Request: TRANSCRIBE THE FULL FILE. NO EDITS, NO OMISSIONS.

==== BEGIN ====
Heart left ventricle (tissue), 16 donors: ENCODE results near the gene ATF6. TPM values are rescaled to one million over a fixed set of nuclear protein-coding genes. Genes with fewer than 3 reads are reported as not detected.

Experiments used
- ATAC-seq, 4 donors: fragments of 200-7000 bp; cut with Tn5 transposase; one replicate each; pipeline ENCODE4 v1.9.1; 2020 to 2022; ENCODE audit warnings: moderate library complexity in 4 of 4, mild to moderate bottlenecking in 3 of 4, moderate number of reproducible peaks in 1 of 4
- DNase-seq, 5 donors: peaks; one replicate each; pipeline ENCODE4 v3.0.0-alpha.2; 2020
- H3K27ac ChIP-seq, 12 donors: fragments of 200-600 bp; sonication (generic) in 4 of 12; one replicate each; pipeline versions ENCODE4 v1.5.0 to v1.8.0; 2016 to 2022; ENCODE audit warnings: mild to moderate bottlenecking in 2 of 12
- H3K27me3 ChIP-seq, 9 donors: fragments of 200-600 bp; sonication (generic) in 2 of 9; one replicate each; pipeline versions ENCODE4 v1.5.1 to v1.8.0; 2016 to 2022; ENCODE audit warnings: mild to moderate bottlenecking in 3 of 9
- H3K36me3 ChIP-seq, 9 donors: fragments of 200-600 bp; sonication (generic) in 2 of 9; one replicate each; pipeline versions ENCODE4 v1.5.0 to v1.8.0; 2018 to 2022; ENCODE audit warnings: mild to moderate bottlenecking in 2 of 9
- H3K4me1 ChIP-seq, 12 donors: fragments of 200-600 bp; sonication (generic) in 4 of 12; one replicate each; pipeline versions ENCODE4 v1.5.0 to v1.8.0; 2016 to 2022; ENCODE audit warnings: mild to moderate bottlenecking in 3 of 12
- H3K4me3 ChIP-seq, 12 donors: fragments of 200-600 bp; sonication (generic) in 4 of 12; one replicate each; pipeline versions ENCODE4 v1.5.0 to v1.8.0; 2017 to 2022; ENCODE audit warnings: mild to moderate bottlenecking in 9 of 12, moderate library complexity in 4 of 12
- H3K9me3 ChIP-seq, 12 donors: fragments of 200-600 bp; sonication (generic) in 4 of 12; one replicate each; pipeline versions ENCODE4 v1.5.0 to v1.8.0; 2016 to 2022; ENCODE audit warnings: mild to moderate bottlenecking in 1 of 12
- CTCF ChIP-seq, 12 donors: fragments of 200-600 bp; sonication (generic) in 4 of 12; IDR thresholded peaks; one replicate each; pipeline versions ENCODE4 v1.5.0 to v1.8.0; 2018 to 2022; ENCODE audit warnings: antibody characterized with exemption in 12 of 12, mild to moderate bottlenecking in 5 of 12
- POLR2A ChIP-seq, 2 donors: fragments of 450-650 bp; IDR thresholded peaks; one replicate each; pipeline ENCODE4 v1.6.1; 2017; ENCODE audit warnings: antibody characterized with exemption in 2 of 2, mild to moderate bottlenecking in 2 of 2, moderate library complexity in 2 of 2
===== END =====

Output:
Heart left ventricle (tissue), 16 donors: ENCODE results near the gene ATF6. TPM values are rescaled to one million over a fixed set of nuclear protein-coding genes. Genes with fewer than 3 reads are reported as not detected.

Experiments used
- ATAC-seq, 4 donors: fragments of 200-7000 bp; cut with Tn5 transposase; one replicate each; pipeline ENCODE4 v1.9.1; 2020 to 2022; ENCODE audit warnings: moderate library complexity in 4 of 4, mild to moderate bottlenecking in 3 of 4, moderate number of reproducible peaks in 1 of 4
- DNase-seq, 5 donors: peaks; one replicate each; pipeline ENCODE4 v3.0.0-alpha.2; 2020
- H3K27ac ChIP-seq, 12 donors: fragments of 200-600 bp; sonication (generic) in 4 of 12; one replicate each; pipeline versions ENCODE4 v1.5.0 to v1.8.0; 2016 to 2022; ENCODE audit warnings: mild to moderate bottlenecking in 2 of 12
- H3K27me3 ChIP-seq, 9 donors: fragments of 200-600 bp; sonication (generic) in 2 of 9; one replicate each; pipeline versions ENCODE4 v1.5.1 to v1.8.0; 2016 to 2022; ENCODE audit warnings: mild to moderate bottlenecking in 3 of 9
- H3K36me3 ChIP-seq, 9 donors: fragments of 200-600 bp; sonication (generic) in 2 of 9; one replicate each; pipeline versions ENCODE4 v1.5.0 to v1.8.0; 2018 to 2022; ENCODE audit warnings: mild to moderate bottlenecking in 2 of 9
- H3K4me1 ChIP-seq, 12 donors: fragments of 200-600 bp; sonication (generic) in 4 of 12; one replicate each; pipeline versions ENCODE4 v1.5.0 to v1.8.0; 2016 to 2022; ENCODE audit warnings: mild to moderate bottlenecking in 3 of 12
- H3K4me3 ChIP-seq, 12 donors: fragments of 200-600 bp; sonication (generic) in 4 of 12; one replicate each; pipeline versions ENCODE4 v1.5.0 to v1.8.0; 2017 to 2022; ENCODE audit warnings: mild to moderate bottlenecking in 9 of 12, moderate library complexity in 4 of 12
- H3K9me3 ChIP-seq, 12 donors: fragments of 200-600 bp; sonication (generic) in 4 of 12; one replicate each; pipeline versions ENCODE4 v1.5.0 to v1.8.0; 2016 to 2022; ENCODE audit warnings: mild to moderate bottlenecking in 1 of 12
- CTCF ChIP-seq, 12 donors: fragments of 200-600 bp; sonication (generic) in 4 of 12; IDR thresholded peaks; one replicate each; pipeline versions ENCODE4 v1.5.0 to v1.8.0; 2018 to 2022; ENCODE audit warnings: antibody characterized with exemption in 12 of 12, mild to moderate bottlenecking in 5 of 12
- POLR2A ChIP-seq, 2 donors: fragments of 450-650 bp; IDR thresholded peaks; one replicate each; pipeline ENCODE4 v1.6.1; 2017; ENCODE audit warnings: antibody characterized with exemption in 2 of 2, mild to moderate bottlenecking in 2 of 2, moderate library complexity in 2 of 2